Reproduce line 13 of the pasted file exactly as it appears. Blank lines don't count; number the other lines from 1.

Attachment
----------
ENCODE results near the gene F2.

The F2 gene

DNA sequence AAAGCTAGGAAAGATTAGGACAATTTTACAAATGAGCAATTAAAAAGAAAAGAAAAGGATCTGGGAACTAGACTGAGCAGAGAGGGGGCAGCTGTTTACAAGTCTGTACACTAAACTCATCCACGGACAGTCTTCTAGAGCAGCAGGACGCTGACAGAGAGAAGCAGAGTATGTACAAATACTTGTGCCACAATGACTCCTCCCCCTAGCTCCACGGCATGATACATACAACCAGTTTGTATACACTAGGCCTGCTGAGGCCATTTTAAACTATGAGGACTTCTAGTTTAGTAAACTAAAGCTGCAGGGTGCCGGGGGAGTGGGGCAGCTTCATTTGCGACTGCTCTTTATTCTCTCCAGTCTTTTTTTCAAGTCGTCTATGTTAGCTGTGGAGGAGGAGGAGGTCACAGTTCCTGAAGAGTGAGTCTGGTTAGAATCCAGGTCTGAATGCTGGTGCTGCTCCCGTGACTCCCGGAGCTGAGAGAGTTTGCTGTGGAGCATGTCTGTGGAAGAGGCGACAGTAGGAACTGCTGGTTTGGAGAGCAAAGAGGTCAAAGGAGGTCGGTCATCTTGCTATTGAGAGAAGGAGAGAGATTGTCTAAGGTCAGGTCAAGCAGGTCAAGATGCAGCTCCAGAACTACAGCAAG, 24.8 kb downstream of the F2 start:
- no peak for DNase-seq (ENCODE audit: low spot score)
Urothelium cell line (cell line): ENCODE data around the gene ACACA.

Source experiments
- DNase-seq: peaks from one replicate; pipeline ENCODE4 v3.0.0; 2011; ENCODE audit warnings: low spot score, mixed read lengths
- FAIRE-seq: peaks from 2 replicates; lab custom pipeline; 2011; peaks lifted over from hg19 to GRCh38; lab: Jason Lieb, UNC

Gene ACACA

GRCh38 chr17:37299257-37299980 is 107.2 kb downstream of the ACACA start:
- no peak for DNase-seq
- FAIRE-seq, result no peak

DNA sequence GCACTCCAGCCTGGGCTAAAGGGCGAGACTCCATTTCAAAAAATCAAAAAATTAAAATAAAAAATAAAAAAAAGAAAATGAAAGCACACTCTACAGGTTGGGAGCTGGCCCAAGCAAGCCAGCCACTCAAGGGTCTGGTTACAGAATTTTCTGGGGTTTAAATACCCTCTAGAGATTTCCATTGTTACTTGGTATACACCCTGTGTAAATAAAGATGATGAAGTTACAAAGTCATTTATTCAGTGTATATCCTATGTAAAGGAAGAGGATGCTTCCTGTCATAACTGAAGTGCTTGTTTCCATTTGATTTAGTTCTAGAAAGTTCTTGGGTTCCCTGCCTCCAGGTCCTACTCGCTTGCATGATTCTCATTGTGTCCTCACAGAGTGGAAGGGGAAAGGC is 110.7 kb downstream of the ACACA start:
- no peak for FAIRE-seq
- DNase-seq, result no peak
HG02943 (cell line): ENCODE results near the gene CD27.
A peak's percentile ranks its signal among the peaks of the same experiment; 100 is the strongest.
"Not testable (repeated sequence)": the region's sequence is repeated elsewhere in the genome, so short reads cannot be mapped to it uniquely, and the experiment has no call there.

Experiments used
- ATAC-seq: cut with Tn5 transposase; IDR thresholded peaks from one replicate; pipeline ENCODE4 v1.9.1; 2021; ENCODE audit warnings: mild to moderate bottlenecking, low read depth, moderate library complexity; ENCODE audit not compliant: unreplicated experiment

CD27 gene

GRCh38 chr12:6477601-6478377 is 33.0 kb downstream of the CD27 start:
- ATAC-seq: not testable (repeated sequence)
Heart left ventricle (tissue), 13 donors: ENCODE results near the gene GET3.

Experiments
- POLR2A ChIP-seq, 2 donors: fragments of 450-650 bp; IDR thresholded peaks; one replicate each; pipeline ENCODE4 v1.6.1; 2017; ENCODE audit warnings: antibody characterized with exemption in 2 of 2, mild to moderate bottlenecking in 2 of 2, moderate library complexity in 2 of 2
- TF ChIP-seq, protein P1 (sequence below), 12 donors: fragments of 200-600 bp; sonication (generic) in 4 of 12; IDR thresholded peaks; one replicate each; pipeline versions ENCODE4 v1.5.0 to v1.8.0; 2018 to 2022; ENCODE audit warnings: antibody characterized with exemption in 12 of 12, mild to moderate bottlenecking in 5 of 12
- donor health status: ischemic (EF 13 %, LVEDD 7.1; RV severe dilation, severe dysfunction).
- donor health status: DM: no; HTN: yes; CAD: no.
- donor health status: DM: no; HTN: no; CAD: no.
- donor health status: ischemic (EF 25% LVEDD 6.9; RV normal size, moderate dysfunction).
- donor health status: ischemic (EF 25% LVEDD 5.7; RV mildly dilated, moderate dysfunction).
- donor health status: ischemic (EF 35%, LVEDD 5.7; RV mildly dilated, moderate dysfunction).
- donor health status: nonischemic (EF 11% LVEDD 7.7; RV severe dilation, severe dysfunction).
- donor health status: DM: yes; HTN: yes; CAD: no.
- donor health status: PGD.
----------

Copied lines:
DNA sequence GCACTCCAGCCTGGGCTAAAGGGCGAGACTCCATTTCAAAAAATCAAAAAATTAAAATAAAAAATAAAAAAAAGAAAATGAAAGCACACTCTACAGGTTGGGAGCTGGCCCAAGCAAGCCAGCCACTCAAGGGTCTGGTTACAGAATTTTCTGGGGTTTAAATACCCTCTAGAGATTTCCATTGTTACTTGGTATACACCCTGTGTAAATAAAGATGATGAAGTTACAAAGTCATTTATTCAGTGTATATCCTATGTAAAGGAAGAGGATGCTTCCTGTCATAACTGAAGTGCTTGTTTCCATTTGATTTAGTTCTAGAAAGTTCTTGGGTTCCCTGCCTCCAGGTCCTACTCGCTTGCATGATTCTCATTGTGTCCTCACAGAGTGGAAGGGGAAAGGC is 110.7 kb downstream of the ACACA start: